If you are at all familiar with the work of Cameron Pierce, you’re probably already aware that the dude can have some crazy ideas. When he asked Shane McKenzie and I to help him out with this book he was writing, we were both pretty quick to say yes. It’s called Leprechaun in the Hood: The Musical: A Novel and it’s pretty much exactly what it sounds like. Not only did we have a hell of a time writing it, we also agreed that an unorthodox novel deserves an unorthodox delivery system, so we partnered with Dreadit, the horror Reddit, to serialize the whole book for free. You can head over there and read the first part now or find out a bit more here, then check back every Monday for a new installment. If you like it, please spread the word.

In other news, my horror-soaked-noir novella The First One You Expect is now out from J. David Osborne’s Broken River Books and the response has already been pretty overwhelming (in Spinetingler Magazine and HorrorNewsNet). 

But nowhere more than this double-header Fangoria (!) review from the mighty John Skipp where he not only has some kind words for First One, he also discusses The Summer Job.

I know blurbs aren’t supposed to be this long, but I think I’m going to insist that all future editions just put this on the back cover: 

“It’s like Jim Van Bebber’s THE MANSON FAMILY mates with THE WICKER MAN on the set of Ti West’s THE INNKEEPERS, starring Thora Birch and Scarlett Johansonn from GHOST WORLD.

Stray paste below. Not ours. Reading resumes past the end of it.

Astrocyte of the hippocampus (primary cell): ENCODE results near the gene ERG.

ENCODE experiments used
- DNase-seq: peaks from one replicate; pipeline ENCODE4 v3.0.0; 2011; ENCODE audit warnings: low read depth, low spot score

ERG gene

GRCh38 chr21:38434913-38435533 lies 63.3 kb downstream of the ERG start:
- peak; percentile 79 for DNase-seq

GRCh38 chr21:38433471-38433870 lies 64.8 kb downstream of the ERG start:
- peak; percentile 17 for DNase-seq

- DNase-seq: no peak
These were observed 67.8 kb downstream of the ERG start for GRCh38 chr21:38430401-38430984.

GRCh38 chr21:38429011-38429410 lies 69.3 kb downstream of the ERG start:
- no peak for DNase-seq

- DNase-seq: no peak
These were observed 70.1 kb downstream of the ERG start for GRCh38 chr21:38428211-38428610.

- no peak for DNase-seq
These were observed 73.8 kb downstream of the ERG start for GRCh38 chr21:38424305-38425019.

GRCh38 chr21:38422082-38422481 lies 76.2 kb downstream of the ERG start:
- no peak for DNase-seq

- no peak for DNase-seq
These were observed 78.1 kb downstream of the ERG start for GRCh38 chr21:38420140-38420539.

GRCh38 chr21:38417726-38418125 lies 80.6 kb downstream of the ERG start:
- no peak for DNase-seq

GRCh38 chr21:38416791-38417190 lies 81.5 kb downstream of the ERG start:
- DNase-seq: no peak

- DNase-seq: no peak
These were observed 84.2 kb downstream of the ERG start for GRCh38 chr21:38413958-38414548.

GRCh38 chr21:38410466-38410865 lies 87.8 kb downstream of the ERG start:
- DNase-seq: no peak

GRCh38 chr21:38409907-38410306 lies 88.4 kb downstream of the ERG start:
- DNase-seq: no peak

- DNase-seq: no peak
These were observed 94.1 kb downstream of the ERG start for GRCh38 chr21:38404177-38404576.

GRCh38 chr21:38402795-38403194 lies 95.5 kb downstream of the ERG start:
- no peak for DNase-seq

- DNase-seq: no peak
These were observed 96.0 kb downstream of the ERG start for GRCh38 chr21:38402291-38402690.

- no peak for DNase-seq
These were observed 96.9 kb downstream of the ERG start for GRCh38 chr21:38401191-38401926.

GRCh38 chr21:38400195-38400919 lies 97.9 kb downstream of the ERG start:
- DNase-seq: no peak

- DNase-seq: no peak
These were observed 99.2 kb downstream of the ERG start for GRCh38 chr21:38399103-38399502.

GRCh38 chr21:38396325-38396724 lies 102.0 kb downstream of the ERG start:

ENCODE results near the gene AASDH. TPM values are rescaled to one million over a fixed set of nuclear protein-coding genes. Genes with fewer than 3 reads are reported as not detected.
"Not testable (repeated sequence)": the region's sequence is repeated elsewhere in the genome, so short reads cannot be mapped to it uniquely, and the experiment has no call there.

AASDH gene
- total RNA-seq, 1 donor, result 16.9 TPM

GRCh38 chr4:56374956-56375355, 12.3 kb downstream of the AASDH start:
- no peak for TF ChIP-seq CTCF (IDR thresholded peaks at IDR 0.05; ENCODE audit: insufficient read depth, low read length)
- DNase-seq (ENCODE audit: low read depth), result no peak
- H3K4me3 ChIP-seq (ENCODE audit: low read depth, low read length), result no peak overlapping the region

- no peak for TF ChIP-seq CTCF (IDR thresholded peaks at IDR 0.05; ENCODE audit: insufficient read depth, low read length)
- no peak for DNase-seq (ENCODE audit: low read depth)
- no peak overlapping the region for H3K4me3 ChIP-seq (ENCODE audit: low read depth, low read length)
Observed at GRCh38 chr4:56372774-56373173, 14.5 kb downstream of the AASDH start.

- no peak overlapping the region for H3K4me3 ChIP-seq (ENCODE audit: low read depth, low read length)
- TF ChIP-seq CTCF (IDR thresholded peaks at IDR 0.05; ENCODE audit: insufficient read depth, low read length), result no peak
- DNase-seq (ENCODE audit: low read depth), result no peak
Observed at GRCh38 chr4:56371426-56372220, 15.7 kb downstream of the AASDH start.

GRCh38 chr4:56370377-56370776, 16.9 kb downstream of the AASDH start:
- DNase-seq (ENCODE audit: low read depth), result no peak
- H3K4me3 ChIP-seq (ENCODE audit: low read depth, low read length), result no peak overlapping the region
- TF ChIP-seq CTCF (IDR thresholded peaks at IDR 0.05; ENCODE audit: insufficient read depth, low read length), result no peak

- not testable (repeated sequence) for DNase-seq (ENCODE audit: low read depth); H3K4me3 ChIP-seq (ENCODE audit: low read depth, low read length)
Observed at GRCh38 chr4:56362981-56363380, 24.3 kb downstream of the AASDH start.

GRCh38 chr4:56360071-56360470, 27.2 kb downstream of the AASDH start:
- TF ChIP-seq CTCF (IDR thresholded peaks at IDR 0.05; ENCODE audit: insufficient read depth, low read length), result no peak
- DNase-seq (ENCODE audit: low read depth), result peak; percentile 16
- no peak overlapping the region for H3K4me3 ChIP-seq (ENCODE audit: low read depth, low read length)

This is not to say that it doesn’t play novelistically, cuz it does, actually invoking no one more than Ira Levin in its subtle unfoldment. Albeit with more disembowelment and burning-alive, to go with its loose and thoroughly believable 21st century characterizations. Awesome characters, all up and down.

But here’s the thing. I found myself not just reading the book but watching the movie it supplied to my head. Its narrative flows, and its people speak, and its images resonate like motion pictures, with a seemingly effortless discipline that bespeaks more skill than is obvious on the surface.

THE SUMMER JOB is a really fucking good book, and a definite expansion of Cesare’s cinematic wavelength. Whoever decides to make a movie out of this has a doozy of a challenge.” 

Listen to the man. Buy it! Or, ya know, option it if you’re like some movie producer or something.

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